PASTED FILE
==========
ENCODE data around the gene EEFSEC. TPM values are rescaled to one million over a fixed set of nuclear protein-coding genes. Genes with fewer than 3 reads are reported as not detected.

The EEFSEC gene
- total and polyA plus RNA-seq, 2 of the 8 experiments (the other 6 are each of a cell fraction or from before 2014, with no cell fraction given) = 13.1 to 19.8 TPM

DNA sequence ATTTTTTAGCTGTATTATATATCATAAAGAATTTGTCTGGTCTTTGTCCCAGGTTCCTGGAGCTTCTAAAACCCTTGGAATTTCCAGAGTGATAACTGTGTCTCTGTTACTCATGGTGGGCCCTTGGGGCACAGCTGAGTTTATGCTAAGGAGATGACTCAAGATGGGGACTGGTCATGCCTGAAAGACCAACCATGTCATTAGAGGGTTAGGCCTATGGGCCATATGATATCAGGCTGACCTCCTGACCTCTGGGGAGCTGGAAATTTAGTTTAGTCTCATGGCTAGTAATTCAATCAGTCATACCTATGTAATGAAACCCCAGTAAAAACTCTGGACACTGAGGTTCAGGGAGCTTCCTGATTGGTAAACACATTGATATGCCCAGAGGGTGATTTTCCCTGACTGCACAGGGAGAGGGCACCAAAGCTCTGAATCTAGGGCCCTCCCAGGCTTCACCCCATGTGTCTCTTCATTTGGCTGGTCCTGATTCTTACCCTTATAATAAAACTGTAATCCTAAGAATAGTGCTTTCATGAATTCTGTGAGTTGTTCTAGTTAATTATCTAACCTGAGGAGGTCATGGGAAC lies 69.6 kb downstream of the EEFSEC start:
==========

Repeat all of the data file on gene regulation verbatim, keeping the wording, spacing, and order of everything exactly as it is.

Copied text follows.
ENCODE data around the gene EEFSEC. TPM values are rescaled to one million over a fixed set of nuclear protein-coding genes. Genes with fewer than 3 reads are reported as not detected.

The EEFSEC gene
- total and polyA plus RNA-seq, 2 of the 8 experiments (the other 6 are each of a cell fraction or from before 2014, with no cell fraction given) = 13.1 to 19.8 TPM

DNA sequence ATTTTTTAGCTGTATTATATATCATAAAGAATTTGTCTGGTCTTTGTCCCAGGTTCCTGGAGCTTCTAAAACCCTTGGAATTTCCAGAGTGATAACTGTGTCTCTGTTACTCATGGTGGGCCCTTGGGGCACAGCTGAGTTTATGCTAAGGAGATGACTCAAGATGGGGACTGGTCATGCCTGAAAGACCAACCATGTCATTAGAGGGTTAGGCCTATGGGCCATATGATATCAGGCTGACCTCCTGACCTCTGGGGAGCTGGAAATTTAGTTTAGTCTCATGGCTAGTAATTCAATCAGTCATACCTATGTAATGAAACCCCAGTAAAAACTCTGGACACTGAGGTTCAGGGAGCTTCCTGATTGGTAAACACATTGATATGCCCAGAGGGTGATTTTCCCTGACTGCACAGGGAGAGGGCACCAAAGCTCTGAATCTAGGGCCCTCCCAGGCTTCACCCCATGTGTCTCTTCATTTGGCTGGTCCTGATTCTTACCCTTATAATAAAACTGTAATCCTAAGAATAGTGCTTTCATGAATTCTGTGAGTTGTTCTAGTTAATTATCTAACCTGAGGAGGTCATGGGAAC lies 69.6 kb downstream of the EEFSEC start: